We were talking about homes. After four days of camping in the forests and meadows of the Garhwal Himalayas, I was reluctantly thinking of going back to Delhi, while Labbu Bhai, one of our trekking guides, was looking forward to meeting his six-month-old son further down the hills. We were just a few kilometres from Labbu Bhai’s home descending from the slopes in Uttarakhand, slipping on pine needles and brushing against rhododendrons and oaks around us. 

The rhododendron bushes, meadows, and forests of Uttarkashi district. | By Vaishnavi Rathore.

“We commonly use pine trees’ wood to make furniture,” Labbu Bhai tells me, hoping to distract me from the signs of civilization slowly making themselves visible now—an indicator that our trek was ending. When I ask if pine is used to construct buildings, he says, “no, and not many people use wood anyway to build homes anymore. When my grandfather built our home, it initially had three stories, where the ground floor was for our cattle and the upper floors for the rest of the family. The house was mostly made of stone and wood. But, we recently re-built most of it, the majority of it is now made of concrete. It looks modern,” he beams.  

Labbu Bhai’s older house was made in the kath kuni style, an architectural design once popular in Himachal Pradesh and Uttarakhand. This regional form of architecture is based on sophisticated interlocking techniques that use wood and stone, and also makes the homes here resilient to earthquakes and heavy rains. But as I reached Sankri village, the endpoint of our trek, I could barely see these designs around me. Instead, cement mixers readied concrete for the many multi-storied buildings and tourist lodges coming up here.

This is bad news. When disasters due to the inevitable seismic activity and cloudbursts of the Himalayas strike, such concrete structures are not resilient to them, as experts have pointed out. In the face of such disasters, these “brittle buildings collapse like cards”.

Uttarakhand is no stranger to the disasters of the Himalayas. In 2021 alone, the state witnessed the tragic Chamoli flash flood in February—just seven months later, it is dealing with ₹7,000 crore worth of damages and a death toll of at least 77 due to heavy rain this October. In fact, 85% of the state’s districts are vulnerable to extreme floods, where associated events like landslides, glacial lake outbursts, and cloudbursts have increased four-fold since 1970. Himachal Pradesh’s situation is not too different; the state’s disaster management cell reports that over 18,500 villages are vulnerable to landslides.

The aftermath of flash floods in Uttarakhand, 2012. | Courtesy of the European Commission DG ECHO (CC BY-SA 2.0).

“The Himalayas have often been seen as mountains of risks,” says Dr. Ritodhi Chakraborty, a postdoctoral fellow at Lincoln University who has worked extensively on the political ecology of the Himalayas.  “But, over the generations, people have developed the architecture [needed] to live here, because they understood and knew their geography from lived experience. Now, however, the neo-extractive development in this region has changed peoples’ relationships with land [producing] and altered culture, which has disenfranchised the people [historically] dealing with this ecology.”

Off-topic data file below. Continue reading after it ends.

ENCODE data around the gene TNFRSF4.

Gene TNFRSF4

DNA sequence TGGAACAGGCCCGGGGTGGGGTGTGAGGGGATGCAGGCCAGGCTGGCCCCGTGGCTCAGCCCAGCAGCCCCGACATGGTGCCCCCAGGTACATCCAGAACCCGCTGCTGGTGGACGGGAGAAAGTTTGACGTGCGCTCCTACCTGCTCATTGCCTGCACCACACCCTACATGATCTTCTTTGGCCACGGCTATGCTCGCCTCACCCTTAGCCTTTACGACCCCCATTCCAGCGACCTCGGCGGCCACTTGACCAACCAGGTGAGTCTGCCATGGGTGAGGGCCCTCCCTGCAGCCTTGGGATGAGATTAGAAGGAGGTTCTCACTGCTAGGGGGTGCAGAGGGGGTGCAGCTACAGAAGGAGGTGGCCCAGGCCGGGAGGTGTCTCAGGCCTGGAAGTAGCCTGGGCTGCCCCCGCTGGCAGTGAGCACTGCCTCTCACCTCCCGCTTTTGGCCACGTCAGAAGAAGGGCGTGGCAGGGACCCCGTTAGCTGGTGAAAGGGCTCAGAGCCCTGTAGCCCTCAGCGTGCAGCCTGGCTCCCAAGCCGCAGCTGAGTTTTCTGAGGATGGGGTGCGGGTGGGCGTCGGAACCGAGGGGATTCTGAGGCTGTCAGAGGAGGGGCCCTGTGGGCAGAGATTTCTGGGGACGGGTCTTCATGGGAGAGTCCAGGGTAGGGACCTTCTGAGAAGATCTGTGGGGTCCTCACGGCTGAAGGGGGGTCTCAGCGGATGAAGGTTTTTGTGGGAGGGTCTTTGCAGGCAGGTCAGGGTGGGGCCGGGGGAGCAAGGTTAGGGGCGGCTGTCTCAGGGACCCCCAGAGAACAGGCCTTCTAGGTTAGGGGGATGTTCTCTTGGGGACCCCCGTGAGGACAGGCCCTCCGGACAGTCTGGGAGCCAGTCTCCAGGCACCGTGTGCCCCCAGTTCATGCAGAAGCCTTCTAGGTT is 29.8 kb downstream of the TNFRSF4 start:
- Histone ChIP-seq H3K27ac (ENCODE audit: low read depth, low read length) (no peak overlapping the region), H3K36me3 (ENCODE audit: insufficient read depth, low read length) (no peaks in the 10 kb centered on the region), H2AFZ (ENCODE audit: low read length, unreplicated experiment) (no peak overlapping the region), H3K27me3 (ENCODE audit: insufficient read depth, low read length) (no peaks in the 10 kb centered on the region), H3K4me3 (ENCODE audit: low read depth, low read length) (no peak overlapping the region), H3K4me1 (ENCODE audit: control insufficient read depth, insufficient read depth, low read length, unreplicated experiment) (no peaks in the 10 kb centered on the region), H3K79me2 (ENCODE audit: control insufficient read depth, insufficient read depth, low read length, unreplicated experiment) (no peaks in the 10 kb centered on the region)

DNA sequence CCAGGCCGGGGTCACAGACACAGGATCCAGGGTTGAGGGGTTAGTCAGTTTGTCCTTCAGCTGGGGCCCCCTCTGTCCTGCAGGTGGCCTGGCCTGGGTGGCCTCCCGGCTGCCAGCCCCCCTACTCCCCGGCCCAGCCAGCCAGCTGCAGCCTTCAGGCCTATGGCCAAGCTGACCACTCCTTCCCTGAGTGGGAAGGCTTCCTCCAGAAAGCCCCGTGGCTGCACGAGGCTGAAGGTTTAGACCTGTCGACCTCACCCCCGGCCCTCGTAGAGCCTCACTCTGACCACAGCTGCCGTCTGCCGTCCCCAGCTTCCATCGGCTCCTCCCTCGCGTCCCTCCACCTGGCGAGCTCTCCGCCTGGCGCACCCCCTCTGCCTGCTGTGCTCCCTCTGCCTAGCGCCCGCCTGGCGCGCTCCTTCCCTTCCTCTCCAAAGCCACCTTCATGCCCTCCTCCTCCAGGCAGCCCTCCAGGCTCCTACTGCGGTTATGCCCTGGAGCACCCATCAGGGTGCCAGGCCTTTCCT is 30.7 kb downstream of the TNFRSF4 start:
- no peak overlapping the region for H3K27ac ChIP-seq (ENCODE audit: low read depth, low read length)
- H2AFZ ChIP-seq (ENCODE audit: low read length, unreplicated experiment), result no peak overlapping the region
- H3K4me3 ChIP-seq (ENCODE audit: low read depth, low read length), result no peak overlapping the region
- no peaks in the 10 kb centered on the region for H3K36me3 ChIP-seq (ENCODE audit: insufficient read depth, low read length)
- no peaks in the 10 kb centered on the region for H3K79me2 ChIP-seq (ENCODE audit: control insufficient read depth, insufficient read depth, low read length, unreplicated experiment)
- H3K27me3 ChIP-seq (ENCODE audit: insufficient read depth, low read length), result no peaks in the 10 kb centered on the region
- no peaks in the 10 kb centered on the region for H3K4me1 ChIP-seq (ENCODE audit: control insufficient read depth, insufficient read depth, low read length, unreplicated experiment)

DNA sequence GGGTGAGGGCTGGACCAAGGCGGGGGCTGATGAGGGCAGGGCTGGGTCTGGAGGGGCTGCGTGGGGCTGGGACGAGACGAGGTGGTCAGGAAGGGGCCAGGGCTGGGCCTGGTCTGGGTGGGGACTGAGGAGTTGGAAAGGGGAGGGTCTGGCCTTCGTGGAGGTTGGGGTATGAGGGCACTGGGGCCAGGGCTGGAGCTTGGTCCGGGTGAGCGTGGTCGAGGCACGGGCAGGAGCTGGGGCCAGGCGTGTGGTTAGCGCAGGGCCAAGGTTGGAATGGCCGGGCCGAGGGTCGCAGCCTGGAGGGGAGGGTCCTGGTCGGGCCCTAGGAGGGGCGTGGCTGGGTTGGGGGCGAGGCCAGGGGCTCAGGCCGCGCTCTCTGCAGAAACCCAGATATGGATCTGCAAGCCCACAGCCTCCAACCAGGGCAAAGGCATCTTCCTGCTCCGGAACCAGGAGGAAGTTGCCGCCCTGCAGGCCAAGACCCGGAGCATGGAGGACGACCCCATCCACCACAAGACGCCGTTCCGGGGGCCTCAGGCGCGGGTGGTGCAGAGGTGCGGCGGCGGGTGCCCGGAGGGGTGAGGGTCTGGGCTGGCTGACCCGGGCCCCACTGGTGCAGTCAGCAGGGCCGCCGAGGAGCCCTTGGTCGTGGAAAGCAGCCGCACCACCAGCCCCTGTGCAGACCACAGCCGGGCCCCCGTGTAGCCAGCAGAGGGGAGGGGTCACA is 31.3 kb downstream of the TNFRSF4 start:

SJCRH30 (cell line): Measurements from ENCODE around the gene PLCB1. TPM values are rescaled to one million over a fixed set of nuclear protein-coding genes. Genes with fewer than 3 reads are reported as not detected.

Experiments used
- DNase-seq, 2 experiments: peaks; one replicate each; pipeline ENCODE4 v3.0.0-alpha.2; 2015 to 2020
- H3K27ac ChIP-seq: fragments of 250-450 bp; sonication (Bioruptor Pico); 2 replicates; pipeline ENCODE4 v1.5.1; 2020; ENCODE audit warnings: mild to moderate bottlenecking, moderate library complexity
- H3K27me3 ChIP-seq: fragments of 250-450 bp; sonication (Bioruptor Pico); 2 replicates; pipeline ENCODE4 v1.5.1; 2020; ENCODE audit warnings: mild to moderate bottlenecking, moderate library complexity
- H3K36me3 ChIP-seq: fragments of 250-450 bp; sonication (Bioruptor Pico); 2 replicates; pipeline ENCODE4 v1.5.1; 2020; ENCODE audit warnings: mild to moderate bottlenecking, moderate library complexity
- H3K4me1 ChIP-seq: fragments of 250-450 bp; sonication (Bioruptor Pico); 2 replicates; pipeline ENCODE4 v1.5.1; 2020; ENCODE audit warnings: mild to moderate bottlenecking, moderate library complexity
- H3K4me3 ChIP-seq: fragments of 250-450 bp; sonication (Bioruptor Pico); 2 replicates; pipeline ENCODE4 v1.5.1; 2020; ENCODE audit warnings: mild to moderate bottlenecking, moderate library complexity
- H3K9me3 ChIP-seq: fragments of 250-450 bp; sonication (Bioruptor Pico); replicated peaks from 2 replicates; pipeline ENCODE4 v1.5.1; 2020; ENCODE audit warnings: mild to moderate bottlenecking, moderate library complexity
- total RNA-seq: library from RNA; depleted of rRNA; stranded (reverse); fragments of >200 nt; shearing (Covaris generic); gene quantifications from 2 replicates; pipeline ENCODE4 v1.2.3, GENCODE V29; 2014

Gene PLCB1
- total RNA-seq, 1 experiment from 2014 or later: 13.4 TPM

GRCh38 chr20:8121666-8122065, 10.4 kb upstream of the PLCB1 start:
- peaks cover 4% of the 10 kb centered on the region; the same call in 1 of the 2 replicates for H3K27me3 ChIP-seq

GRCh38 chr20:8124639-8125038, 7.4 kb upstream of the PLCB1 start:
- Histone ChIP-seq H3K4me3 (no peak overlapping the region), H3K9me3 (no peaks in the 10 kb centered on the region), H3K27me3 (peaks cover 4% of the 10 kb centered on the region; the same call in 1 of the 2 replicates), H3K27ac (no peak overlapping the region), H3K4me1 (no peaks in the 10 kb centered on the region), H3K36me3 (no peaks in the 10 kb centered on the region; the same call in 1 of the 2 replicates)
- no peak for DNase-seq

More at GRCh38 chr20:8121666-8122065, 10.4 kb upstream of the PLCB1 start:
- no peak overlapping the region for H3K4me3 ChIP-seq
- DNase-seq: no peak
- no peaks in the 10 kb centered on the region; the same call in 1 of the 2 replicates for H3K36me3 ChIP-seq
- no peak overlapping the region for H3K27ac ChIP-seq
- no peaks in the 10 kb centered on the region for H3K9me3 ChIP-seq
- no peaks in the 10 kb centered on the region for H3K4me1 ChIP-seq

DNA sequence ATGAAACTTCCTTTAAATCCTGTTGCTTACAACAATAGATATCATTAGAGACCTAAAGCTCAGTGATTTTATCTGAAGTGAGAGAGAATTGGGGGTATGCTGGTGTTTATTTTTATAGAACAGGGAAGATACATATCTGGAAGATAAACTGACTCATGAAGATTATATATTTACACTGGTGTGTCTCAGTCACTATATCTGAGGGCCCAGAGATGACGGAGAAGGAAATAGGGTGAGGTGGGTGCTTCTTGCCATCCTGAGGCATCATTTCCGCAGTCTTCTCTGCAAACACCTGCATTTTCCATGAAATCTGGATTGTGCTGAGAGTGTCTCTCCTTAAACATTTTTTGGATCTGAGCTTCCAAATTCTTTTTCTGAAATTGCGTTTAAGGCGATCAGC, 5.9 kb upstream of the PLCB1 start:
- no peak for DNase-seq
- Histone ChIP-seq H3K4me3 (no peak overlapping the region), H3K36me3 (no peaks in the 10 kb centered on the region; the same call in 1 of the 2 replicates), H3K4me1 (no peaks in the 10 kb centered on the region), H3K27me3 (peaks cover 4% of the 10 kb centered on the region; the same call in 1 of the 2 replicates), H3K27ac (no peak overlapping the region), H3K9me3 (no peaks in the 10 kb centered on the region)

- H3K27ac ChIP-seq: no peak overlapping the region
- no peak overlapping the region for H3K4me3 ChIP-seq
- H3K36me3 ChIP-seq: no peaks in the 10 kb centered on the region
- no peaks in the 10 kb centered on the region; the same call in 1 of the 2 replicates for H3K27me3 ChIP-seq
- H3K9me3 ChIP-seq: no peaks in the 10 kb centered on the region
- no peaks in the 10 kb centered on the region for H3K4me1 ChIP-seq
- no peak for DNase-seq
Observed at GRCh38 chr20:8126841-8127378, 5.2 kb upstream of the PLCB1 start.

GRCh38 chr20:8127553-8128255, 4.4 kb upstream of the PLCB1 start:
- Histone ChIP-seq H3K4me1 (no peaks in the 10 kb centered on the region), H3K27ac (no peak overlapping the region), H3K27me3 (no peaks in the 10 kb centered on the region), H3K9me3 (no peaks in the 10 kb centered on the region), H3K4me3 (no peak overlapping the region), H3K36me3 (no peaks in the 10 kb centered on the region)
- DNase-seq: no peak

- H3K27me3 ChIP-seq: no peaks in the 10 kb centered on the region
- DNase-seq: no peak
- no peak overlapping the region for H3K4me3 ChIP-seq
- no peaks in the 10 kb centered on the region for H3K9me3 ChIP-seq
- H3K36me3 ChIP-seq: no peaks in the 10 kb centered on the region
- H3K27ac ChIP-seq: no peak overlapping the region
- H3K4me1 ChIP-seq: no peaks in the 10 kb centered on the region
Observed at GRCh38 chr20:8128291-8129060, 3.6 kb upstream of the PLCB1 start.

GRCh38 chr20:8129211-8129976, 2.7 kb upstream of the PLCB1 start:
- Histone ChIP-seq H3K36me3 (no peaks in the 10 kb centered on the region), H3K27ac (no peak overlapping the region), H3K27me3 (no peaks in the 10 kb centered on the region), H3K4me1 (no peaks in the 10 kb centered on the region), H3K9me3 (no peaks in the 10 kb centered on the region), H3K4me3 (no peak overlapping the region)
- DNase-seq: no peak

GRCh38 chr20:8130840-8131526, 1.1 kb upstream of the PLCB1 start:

Hampered access to land and forests, disappearing indigenous knowledge, and changing land relations with the onset of migration to and from the Himalayas have all increased peoples’ vulnerabilities to disasters like flash floods and earthquakes. Without turning the focus to these risks, the conversation on disaster management in the Himalayan region would be incomplete.  

The Lands that Diversified Risks

When newly-harvested wheat would be ground into fresh flour, Kamla aunty would do a small pooja. I lived with her family in a rented out room in a village close to Palampur, Himachal Pradesh for a year. “This is to thank the Gods for a good harvest, and for good land,” she told me, as she served me the day’s special—roti made from wheat and kheer.

Even though her husband had a government job, land was important to their family. After all, it provided so much—their private land reaped wheat and some vegetables, common grazing spaces near the stream serviced their two cows, and rhododendron flowers from the forest further up perfect for chutney. The importance of land, and these different uses of it, are replicated across the Himalayan states. Yet, in both Himachal Pradesh and Uttarakhand, access to both land and its assets has been shrinking, increasing communities’ vulnerability to disasters.

“A common pattern in Uttarakhand would be that people practice agriculture, but also collect non-timber forest produce like medicinal plants, or fruits and vegetables from the forests, or have vast pastures for sheep in the bugyals or meadows,” says Chakraborty. “So, if there were heavy rains that damaged crops, people had the common forests to fall back on, that gave them economic security. It was a historical system of distributing their assets.” 

This is not to say that pre-colonial India ensured common access to resources for all communities. In Caste and Nature: Dalits and Indian Environmental Politics, Mukul Sharma notes the dangers of romanticising ‘universal’ pre-colonial access to forests, without noting power dynamics that emerge with caste. He critiques ideas of community-based ecological perspectives that fail to highlight the caste layers within non-homogenous communities—layers that decide access to land and water.